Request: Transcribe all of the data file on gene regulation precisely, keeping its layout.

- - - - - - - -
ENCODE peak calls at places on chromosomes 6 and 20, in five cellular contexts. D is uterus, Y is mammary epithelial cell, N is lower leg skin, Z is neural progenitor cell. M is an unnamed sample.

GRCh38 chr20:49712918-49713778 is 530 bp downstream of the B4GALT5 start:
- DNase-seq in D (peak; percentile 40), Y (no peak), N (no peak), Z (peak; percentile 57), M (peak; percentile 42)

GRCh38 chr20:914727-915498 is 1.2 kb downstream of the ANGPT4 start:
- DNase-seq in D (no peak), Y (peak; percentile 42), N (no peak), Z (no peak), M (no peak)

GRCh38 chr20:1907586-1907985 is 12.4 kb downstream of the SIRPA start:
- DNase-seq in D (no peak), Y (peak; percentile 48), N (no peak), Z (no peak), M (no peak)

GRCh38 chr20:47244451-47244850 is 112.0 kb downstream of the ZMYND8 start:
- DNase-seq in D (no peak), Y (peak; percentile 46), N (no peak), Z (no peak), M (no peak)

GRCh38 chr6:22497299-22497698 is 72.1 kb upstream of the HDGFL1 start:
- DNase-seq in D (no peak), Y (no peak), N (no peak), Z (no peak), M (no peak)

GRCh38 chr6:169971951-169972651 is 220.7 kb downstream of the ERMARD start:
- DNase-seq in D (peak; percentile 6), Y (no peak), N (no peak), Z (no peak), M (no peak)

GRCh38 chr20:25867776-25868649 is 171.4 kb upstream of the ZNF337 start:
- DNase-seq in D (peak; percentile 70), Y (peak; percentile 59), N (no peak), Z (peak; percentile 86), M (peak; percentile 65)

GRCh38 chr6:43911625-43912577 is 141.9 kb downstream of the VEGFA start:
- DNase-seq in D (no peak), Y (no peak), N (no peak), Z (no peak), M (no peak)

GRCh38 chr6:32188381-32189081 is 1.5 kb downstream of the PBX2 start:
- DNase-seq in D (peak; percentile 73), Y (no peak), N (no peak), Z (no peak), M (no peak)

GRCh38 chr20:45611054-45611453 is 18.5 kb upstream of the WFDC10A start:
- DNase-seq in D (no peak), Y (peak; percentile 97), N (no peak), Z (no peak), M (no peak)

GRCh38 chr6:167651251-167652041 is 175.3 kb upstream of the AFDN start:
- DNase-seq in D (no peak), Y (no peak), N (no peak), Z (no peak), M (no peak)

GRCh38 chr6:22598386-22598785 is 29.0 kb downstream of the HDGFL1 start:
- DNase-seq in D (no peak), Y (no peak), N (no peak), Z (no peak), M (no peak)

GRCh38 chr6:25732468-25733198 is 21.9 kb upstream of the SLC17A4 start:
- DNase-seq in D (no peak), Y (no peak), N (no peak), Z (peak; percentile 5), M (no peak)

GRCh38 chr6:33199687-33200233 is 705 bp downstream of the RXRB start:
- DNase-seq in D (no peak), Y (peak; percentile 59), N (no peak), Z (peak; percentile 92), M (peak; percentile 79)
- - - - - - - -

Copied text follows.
ENCODE peak calls at places on chromosomes 6 and 20, in five cellular contexts. D is uterus, Y is mammary epithelial cell, N is lower leg skin, Z is neural progenitor cell. M is an unnamed sample.

GRCh38 chr20:49712918-49713778 is 530 bp downstream of the B4GALT5 start:
- DNase-seq in D (peak; percentile 40), Y (no peak), N (no peak), Z (peak; percentile 57), M (peak; percentile 42)

GRCh38 chr20:914727-915498 is 1.2 kb downstream of the ANGPT4 start:
- DNase-seq in D (no peak), Y (peak; percentile 42), N (no peak), Z (no peak), M (no peak)

GRCh38 chr20:1907586-1907985 is 12.4 kb downstream of the SIRPA start:
- DNase-seq in D (no peak), Y (peak; percentile 48), N (no peak), Z (no peak), M (no peak)

GRCh38 chr20:47244451-47244850 is 112.0 kb downstream of the ZMYND8 start:
- DNase-seq in D (no peak), Y (peak; percentile 46), N (no peak), Z (no peak), M (no peak)

GRCh38 chr6:22497299-22497698 is 72.1 kb upstream of the HDGFL1 start:
- DNase-seq in D (no peak), Y (no peak), N (no peak), Z (no peak), M (no peak)

GRCh38 chr6:169971951-169972651 is 220.7 kb downstream of the ERMARD start:
- DNase-seq in D (peak; percentile 6), Y (no peak), N (no peak), Z (no peak), M (no peak)

GRCh38 chr20:25867776-25868649 is 171.4 kb upstream of the ZNF337 start:
- DNase-seq in D (peak; percentile 70), Y (peak; percentile 59), N (no peak), Z (peak; percentile 86), M (peak; percentile 65)

GRCh38 chr6:43911625-43912577 is 141.9 kb downstream of the VEGFA start:
- DNase-seq in D (no peak), Y (no peak), N (no peak), Z (no peak), M (no peak)

GRCh38 chr6:32188381-32189081 is 1.5 kb downstream of the PBX2 start:
- DNase-seq in D (peak; percentile 73), Y (no peak), N (no peak), Z (no peak), M (no peak)

GRCh38 chr20:45611054-45611453 is 18.5 kb upstream of the WFDC10A start:
- DNase-seq in D (no peak), Y (peak; percentile 97), N (no peak), Z (no peak), M (no peak)

GRCh38 chr6:167651251-167652041 is 175.3 kb upstream of the AFDN start:
- DNase-seq in D (no peak), Y (no peak), N (no peak), Z (no peak), M (no peak)

GRCh38 chr6:22598386-22598785 is 29.0 kb downstream of the HDGFL1 start:
- DNase-seq in D (no peak), Y (no peak), N (no peak), Z (no peak), M (no peak)

GRCh38 chr6:25732468-25733198 is 21.9 kb upstream of the SLC17A4 start:
- DNase-seq in D (no peak), Y (no peak), N (no peak), Z (peak; percentile 5), M (no peak)

GRCh38 chr6:33199687-33200233 is 705 bp downstream of the RXRB start:
- DNase-seq in D (no peak), Y (peak; percentile 59), N (no peak), Z (peak; percentile 92), M (peak; percentile 79)